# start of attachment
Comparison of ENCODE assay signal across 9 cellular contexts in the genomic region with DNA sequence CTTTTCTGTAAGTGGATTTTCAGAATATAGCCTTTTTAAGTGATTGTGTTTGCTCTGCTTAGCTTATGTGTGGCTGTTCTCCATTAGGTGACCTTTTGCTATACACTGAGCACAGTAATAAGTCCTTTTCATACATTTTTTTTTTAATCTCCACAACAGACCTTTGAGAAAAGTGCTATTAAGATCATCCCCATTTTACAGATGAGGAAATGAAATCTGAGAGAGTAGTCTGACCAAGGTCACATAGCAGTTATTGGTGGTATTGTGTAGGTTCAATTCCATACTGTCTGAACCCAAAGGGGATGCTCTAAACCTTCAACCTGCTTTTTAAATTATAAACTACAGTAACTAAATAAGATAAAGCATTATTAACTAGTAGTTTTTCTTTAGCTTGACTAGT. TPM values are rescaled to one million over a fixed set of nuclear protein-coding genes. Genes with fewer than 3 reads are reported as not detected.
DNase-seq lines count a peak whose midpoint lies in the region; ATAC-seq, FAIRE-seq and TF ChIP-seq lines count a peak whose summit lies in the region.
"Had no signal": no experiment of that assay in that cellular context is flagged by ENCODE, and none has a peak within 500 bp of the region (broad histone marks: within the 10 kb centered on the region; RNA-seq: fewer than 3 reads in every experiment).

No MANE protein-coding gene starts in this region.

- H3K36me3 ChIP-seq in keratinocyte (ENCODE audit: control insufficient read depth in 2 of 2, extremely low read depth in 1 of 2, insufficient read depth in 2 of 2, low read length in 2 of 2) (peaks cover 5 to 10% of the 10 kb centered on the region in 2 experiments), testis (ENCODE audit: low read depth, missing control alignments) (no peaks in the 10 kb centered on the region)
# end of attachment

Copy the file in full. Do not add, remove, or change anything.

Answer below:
Comparison of ENCODE assay signal across 9 cellular contexts in the genomic region with DNA sequence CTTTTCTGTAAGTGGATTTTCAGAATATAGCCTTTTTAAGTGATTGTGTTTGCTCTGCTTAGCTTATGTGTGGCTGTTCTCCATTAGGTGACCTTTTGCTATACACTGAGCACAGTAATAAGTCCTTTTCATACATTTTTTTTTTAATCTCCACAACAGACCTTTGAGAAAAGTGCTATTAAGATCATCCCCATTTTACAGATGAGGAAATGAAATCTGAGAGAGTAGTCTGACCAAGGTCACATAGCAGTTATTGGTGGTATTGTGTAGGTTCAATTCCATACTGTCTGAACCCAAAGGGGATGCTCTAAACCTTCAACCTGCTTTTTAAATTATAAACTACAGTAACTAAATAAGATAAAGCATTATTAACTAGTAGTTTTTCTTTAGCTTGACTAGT. TPM values are rescaled to one million over a fixed set of nuclear protein-coding genes. Genes with fewer than 3 reads are reported as not detected.
DNase-seq lines count a peak whose midpoint lies in the region; ATAC-seq, FAIRE-seq and TF ChIP-seq lines count a peak whose summit lies in the region.
"Had no signal": no experiment of that assay in that cellular context is flagged by ENCODE, and none has a peak within 500 bp of the region (broad histone marks: within the 10 kb centered on the region; RNA-seq: fewer than 3 reads in every experiment).

No MANE protein-coding gene starts in this region.

- H3K36me3 ChIP-seq in keratinocyte (ENCODE audit: control insufficient read depth in 2 of 2, extremely low read depth in 1 of 2, insufficient read depth in 2 of 2, low read length in 2 of 2) (peaks cover 5 to 10% of the 10 kb centered on the region in 2 experiments), testis (ENCODE audit: low read depth, missing control alignments) (no peaks in the 10 kb centered on the region)